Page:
Siargao Island is composed of 48 islands and islets-politically divided into nine municipalities: Burgos, Dapa, Del Carmen, Gen. luna, Pilar, San Benito, San Isidro, Santa Monica, and Socorro.
Siargao Island contains the largest mangrove forest reserves in Mindanao, at Del Carmen. Long stretches of wetlands indicate a potential for commercial seaweed propagation. Siargao Island is greatly influenced by the winds and currents coming uninterrupted from the Pacific Ocean, intensified by the Mindanao current running westward through the Siargao Strait.
Siargao Island is situated at a coordinate of 9°52′N, 126°03′E.
Offshore, a classic tropical island lies protected within its surrounding coral reef with dozens of coconut palms dressed in the center circle of the island. Off to the right, well within the massive coastal reef, lies a shining white sand bar, (Pansukian, or Naked island) some 200 meters long. The tide of Siargao is diurnal with tidal curves typically present, especially on the east coast of the island.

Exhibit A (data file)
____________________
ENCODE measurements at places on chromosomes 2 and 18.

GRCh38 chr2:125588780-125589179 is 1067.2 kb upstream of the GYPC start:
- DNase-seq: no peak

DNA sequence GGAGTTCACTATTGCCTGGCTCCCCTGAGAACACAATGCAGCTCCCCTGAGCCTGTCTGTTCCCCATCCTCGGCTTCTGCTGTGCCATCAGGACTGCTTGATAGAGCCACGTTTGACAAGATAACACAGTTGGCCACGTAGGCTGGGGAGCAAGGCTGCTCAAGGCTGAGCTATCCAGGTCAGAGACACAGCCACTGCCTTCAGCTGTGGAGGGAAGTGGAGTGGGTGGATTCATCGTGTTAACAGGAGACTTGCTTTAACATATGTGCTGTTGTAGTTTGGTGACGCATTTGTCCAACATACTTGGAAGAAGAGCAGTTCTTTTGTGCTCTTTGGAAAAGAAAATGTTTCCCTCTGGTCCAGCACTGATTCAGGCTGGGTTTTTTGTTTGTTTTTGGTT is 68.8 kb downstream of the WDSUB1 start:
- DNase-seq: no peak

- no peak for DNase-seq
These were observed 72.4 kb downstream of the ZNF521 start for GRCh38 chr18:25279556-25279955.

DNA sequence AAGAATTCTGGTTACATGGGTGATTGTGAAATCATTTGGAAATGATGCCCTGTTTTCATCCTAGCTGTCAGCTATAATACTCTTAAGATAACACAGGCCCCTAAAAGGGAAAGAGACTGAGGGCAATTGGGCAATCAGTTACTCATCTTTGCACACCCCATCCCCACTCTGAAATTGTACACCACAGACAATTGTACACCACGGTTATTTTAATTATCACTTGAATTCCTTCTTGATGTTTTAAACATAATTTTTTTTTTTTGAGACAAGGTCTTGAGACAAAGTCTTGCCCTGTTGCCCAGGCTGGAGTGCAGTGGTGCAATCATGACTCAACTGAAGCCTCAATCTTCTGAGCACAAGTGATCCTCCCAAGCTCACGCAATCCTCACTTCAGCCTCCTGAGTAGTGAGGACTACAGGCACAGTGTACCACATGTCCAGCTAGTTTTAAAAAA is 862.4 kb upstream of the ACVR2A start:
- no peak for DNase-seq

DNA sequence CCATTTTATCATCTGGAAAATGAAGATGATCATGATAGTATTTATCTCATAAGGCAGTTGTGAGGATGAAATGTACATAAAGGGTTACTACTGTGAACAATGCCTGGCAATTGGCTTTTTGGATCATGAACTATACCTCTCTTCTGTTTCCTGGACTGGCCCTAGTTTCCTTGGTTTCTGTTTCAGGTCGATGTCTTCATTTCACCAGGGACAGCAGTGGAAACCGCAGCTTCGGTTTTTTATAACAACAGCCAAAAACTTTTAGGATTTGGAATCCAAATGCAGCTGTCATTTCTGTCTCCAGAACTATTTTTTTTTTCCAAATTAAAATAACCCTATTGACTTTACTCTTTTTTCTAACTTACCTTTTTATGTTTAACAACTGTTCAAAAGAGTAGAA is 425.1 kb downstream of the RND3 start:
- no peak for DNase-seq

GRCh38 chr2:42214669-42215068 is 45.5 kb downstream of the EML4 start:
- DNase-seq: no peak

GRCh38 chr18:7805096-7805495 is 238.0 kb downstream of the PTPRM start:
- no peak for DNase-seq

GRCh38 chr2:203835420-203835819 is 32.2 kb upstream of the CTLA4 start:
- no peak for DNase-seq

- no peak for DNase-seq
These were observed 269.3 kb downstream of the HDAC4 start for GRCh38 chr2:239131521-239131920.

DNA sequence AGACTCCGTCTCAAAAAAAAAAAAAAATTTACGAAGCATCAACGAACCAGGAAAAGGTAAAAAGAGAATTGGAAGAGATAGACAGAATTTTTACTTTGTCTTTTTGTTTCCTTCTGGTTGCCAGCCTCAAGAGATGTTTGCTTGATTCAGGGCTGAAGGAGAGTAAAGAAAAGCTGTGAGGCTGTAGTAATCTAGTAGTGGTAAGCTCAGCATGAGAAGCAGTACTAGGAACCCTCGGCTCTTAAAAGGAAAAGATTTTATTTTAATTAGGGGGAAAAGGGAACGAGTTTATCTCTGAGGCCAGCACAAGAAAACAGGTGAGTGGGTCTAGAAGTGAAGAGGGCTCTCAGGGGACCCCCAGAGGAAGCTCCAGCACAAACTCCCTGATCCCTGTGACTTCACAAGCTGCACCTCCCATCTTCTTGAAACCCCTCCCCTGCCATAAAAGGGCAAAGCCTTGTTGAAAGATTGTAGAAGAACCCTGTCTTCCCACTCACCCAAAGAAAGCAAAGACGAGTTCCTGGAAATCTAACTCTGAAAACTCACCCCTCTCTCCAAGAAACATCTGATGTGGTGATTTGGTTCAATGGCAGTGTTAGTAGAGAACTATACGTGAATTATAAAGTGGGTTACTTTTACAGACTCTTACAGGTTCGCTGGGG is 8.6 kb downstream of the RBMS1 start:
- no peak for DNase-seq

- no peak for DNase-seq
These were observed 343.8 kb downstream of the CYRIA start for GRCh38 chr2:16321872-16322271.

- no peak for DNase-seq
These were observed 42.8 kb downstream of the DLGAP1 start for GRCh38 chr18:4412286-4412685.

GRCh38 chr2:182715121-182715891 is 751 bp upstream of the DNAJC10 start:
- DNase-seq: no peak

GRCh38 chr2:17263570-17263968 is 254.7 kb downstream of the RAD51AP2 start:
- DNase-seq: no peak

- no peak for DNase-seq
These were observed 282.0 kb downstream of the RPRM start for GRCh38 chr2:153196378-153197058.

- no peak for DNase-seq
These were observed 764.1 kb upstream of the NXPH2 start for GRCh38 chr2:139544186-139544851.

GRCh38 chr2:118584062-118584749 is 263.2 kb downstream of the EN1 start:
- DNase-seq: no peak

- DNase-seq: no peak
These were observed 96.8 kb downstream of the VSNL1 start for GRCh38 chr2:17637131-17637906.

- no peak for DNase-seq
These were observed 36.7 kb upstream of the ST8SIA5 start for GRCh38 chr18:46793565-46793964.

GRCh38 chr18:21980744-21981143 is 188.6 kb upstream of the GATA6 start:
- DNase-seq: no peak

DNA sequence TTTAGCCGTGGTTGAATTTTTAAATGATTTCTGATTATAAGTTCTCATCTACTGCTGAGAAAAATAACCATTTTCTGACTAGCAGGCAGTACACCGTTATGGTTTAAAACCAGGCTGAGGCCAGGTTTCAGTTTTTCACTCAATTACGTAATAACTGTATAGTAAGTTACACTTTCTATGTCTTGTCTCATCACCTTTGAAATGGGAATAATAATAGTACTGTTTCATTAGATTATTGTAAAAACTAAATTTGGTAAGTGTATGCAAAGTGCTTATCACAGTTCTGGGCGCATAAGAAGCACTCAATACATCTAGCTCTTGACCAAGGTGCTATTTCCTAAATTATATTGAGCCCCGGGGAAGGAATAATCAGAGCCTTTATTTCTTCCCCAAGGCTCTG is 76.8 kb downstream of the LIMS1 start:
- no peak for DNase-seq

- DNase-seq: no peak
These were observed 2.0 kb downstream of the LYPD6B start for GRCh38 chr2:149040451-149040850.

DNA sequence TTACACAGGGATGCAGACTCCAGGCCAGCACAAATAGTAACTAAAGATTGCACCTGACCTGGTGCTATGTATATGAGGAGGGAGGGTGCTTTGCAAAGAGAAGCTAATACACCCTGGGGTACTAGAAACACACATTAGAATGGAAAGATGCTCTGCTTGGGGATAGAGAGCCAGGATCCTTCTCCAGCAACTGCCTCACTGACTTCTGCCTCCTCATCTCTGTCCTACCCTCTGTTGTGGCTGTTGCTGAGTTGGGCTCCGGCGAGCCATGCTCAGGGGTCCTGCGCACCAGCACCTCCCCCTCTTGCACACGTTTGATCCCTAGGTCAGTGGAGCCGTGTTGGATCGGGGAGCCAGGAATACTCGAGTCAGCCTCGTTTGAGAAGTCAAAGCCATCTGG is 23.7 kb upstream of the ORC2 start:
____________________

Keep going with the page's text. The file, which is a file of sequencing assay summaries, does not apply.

The Island's Pacific-facing reefs are situated on the edge of the Philippine Trench, and the extremely deep offshore waters assure the ocean swells have undiluted power when they encounter the many coral and rock reefs. Siargao has excellent surfing conditions, particularly during the southwest "habagat" monsoon from August to November, when the prevailing wind is offshore.
The best known surfing wave on Siargao with a worldwide reputation for thick, hollow tubes is "Cloud 9". This right-breaking reef wave is the site of the annual Siargao Cup, a domestic and international surfing competition sponsored by the provincial government of Surigao del Norte.
The tide of Siargao is diurnal with tidal curves typically present especially on the east coast of the island.
It is the Surfing Capital of the Philippines.